Political polling organizations have been taking their lumps over the past several years from those who mistakenly — I believe — contend they are wrong far more than they are right.
Pollsters need some respect and I am about to give them some.
The major incident polling critics cite is the result of the 2016 presidential election. I truly beg to differ.
Let’s remember that polling outfits tracked the contest between Donald Trump and Hillary Clinton hourly right to the end. Most of them placed Hillary Clinton marginally ahead of Trump in the final results released just before Election Day.
Clinton won the popular vote in 2016. Her margin of “victory”? 2.09% That matches just about what all the pollsters said would occur. They were right!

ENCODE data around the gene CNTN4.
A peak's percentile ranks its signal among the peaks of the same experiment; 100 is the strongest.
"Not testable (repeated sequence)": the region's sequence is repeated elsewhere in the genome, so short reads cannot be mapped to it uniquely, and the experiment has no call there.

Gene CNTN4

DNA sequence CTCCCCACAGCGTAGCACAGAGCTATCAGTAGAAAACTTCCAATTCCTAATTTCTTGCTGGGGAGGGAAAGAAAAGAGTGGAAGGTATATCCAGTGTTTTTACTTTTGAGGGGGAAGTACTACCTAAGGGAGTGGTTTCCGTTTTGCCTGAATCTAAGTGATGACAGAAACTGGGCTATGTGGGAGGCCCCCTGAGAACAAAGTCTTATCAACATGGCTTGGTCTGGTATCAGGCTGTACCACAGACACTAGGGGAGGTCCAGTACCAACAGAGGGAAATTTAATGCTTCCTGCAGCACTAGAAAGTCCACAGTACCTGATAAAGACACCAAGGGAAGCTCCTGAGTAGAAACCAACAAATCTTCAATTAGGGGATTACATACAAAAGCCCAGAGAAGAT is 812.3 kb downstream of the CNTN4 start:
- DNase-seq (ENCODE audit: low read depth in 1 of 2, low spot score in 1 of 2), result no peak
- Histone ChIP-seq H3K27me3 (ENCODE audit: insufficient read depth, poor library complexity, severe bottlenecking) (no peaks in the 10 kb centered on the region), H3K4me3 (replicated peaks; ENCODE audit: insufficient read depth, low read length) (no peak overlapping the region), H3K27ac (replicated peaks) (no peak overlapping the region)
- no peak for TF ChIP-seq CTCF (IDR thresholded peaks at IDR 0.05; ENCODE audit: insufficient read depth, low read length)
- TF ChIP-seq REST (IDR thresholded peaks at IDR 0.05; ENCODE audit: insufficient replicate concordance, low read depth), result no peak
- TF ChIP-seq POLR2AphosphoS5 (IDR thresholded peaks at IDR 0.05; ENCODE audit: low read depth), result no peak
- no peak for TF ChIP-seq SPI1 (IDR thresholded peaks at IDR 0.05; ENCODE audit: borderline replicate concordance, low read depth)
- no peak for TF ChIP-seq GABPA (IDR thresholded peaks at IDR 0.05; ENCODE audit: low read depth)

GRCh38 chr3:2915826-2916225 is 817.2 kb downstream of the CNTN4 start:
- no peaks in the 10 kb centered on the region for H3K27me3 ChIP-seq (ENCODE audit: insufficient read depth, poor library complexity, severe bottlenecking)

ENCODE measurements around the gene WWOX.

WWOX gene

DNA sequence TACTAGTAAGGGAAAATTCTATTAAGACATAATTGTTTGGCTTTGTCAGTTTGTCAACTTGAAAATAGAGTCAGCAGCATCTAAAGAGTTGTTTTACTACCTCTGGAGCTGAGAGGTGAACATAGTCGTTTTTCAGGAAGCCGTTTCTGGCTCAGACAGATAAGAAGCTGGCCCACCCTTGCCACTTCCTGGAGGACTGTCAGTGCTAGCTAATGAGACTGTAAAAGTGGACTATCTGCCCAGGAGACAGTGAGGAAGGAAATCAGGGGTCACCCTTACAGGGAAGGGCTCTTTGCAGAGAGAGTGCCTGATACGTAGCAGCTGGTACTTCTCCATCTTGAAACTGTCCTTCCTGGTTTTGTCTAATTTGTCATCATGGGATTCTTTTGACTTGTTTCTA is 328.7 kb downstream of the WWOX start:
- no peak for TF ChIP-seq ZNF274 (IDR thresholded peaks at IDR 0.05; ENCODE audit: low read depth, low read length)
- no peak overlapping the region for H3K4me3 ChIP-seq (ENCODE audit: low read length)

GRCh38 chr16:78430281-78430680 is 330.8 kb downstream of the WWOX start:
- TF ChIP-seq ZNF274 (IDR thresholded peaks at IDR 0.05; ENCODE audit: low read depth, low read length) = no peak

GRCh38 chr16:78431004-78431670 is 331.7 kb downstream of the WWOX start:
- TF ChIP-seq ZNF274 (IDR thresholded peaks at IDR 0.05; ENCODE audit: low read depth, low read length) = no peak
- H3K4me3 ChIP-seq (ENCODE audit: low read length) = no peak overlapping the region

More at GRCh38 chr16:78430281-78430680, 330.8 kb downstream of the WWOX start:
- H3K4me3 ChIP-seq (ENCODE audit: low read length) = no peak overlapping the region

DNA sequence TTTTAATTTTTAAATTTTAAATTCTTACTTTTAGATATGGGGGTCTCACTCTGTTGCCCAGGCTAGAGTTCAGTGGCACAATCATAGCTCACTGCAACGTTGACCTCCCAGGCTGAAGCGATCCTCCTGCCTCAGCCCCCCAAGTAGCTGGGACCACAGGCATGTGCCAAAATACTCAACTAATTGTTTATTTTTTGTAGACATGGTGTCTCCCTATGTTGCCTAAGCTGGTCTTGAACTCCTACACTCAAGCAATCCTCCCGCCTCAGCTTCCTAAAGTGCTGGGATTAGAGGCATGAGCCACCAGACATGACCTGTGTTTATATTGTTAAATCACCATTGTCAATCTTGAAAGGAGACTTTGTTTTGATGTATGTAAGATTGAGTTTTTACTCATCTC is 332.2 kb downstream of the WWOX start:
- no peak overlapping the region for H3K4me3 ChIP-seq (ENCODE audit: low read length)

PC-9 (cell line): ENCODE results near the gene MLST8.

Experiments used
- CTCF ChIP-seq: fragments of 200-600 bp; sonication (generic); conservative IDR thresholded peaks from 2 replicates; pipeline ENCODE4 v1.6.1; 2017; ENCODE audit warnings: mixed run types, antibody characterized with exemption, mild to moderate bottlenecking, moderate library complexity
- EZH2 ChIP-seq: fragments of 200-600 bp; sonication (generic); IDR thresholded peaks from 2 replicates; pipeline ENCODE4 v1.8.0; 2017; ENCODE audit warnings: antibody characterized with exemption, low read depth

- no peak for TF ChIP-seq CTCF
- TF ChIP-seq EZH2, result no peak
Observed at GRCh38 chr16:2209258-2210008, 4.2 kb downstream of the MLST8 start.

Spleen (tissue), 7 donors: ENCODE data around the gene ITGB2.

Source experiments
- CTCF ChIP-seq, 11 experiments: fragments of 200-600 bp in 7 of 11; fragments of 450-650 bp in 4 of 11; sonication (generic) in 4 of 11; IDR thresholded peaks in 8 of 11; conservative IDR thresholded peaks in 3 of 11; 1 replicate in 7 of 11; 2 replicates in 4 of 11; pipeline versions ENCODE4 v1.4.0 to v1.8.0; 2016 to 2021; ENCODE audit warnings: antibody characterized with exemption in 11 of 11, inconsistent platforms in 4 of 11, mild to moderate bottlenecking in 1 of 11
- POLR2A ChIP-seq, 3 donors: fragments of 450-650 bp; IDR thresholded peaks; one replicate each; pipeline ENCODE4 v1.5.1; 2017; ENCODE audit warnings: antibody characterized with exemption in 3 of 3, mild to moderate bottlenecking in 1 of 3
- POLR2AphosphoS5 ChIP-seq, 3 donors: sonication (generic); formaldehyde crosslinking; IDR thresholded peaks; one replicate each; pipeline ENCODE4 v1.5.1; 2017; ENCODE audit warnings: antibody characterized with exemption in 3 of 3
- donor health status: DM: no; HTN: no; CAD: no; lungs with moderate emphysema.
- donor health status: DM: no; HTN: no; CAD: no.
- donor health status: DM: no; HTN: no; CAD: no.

Except that the popular vote doesn’t elect presidents. That is done through the Electoral College and Trump managed to peel off at least three states that everyone thought would fall into Clinton’s vote ledger: Wisconsin, Pennsylvania and Michigan. Did those states’ results negate what the national polling said would occur? No. It meant only that Clinton’s team misjudged the level of support she and Trump had; they overplayed their own hand and low-balled Trump’s support.
The 2020 election also produced a result that pollsters said would occur. Joe Biden carried the day with a 4.46% popular vote margin over Trump. He also took back the three states I mentioned earlier to seal the victory.
Polling at times can be an inexact exercise. Respondents have been known to tell pollsters untruths when they are asked, “For whom will you vote for president?”
However, in the past two presidential election cycles, pollsters have gotten a bum rap. I want to stand with them.